Jun 27, 2011
Oct 17, 2012

The French Soldier (Le Soldat français)

The French Soldier (Le Soldat français)

1818

Nicolas Toussaint Charlet

(French, 1792-1845)

published by

Delpech

Lithograph

Support: Wove paper

Gift of John Bonebrake 2009.519

Catalogue raisonné: Fonds Français vol. IV, p. 313, no. 40; de La Combe p. 220 no. 74; Béraldi vol. IV, p. 117, no. 74

Location

Description

Lithography was invented in 1798 by the German Aloys Senefelder. Although the technique was introduced in France in 1801, it was predominantly used for commercial ventures until 1815 when lithographic workshops—like that of François Delpech, who printed The French Soldier—were established in Paris. In 1814 Napoleon Bonaparte abdicated the throne and was banished to the island of Elba before being permanently exiled on Saint Helena. With the ensuing void in leadership, an idealized version of the Napoleonic era developed and Charlet was one of many artists who used art to glorify the French military. The French soldier depicted here, victorious against the prone Englishman, reloads his rifle and, although wounded, courageously continues to fight. The couplet from Horace beneath the scene comments that nothing can shatter the steadfastness of an honorable man.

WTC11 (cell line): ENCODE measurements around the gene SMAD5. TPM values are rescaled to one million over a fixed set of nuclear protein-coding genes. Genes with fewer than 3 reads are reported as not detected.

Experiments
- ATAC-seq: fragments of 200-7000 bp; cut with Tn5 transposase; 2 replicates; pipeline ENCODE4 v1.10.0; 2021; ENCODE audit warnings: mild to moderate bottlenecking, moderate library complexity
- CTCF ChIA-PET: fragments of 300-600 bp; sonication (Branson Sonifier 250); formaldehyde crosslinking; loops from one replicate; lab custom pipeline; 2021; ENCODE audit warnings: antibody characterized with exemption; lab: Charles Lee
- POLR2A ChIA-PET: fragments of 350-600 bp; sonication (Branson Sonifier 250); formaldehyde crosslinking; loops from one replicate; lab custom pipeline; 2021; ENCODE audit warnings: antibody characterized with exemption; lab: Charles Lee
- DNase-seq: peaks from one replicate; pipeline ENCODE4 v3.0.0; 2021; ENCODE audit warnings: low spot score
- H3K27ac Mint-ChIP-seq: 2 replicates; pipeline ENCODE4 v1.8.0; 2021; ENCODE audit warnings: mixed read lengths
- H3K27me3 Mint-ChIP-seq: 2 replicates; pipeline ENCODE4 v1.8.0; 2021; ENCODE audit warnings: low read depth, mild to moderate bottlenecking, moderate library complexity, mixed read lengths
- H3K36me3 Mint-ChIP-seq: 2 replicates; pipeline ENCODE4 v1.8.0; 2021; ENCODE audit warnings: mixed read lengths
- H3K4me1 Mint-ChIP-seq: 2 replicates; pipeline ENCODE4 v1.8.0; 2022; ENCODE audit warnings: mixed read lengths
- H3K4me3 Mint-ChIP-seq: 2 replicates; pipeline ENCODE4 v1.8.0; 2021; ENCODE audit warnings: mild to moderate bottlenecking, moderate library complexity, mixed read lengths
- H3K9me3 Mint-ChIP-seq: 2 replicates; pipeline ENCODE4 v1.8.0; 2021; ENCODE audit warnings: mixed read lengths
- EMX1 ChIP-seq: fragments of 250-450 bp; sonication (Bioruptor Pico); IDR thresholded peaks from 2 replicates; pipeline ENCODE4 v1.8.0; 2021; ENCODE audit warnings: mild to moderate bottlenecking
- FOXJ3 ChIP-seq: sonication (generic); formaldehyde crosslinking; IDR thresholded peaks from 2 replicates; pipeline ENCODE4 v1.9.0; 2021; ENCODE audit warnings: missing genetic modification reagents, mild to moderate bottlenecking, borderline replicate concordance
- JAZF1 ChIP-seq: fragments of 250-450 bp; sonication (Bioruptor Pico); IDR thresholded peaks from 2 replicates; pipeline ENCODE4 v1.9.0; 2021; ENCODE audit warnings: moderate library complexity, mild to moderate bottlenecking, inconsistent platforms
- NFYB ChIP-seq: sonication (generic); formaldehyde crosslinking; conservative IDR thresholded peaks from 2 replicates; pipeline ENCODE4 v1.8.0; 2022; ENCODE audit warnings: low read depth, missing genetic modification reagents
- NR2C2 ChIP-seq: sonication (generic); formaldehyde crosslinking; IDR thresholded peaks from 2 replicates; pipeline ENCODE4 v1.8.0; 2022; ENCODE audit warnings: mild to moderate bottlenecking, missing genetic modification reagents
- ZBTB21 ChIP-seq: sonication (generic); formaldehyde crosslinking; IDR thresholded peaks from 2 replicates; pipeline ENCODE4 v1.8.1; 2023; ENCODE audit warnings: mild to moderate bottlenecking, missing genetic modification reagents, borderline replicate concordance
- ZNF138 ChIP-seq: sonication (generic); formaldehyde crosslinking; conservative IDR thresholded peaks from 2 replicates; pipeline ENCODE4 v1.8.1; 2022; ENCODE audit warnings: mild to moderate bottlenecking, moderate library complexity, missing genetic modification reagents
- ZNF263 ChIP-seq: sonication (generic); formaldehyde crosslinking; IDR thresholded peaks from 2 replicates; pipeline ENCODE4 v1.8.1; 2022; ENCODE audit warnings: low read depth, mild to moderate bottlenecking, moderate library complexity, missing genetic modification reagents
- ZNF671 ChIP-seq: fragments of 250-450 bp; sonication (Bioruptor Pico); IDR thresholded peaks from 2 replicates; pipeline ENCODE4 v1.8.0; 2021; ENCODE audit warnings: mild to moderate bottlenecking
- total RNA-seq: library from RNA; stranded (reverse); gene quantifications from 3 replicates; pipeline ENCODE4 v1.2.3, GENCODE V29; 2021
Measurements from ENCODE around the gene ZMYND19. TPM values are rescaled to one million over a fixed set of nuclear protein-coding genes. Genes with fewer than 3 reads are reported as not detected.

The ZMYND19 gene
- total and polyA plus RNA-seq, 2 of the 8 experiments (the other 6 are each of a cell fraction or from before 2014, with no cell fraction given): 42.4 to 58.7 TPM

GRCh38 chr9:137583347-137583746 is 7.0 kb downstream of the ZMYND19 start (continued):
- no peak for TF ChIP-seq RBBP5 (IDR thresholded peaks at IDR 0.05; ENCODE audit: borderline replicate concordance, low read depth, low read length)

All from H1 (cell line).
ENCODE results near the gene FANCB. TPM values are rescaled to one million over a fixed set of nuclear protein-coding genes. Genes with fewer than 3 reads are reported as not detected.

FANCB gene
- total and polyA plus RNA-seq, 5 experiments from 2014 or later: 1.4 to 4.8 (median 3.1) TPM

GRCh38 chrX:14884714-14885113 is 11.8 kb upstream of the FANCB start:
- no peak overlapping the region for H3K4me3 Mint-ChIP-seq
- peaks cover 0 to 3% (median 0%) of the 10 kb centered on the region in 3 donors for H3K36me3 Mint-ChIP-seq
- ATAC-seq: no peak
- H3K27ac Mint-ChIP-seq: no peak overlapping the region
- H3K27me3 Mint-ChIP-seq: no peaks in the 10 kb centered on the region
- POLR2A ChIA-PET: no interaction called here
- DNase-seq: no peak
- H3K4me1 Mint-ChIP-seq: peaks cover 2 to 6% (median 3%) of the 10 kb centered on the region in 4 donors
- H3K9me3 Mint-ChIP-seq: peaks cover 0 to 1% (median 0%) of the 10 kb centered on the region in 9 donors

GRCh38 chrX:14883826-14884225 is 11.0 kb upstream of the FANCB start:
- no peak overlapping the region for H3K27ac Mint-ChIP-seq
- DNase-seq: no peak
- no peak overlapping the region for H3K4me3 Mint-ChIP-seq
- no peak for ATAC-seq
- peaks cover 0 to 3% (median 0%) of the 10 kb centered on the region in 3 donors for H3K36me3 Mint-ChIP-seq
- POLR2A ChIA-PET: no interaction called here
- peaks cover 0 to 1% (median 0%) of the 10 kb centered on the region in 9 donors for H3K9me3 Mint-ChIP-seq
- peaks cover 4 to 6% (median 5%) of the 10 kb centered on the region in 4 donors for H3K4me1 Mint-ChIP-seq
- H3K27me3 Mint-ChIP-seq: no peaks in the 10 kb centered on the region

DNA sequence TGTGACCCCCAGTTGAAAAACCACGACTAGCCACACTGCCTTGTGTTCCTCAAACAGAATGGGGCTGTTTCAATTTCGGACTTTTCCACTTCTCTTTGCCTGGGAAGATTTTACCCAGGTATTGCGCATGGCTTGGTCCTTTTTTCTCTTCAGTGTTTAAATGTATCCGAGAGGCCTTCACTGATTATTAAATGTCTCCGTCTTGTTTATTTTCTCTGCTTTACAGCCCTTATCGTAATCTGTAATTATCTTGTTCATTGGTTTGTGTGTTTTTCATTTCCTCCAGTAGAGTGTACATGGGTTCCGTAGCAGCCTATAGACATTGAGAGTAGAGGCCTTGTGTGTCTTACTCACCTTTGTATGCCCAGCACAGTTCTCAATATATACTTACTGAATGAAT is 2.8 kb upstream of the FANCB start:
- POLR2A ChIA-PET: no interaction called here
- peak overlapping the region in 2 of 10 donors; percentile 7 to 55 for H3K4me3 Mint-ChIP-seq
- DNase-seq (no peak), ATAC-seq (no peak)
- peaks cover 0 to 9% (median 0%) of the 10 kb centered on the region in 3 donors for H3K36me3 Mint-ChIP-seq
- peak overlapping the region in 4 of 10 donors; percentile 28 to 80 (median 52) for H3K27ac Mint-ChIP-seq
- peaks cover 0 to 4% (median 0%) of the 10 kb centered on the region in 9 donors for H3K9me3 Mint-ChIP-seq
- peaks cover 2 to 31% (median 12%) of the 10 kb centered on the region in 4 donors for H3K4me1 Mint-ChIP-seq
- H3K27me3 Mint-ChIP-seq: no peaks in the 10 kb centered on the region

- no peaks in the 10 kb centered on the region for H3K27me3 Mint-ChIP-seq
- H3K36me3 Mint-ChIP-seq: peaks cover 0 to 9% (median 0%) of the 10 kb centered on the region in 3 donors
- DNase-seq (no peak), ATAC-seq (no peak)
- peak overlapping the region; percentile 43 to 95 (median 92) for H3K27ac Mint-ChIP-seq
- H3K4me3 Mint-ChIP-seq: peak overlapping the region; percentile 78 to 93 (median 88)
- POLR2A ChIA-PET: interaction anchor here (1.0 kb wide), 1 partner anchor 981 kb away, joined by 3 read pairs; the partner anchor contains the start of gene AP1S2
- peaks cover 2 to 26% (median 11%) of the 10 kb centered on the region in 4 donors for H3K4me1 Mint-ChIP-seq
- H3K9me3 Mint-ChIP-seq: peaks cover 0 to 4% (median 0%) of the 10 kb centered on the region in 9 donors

See also
Collection: 
PR - Lithograph
Department: 
Prints
Type of artwork: 
Print
Medium: 
Lithograph

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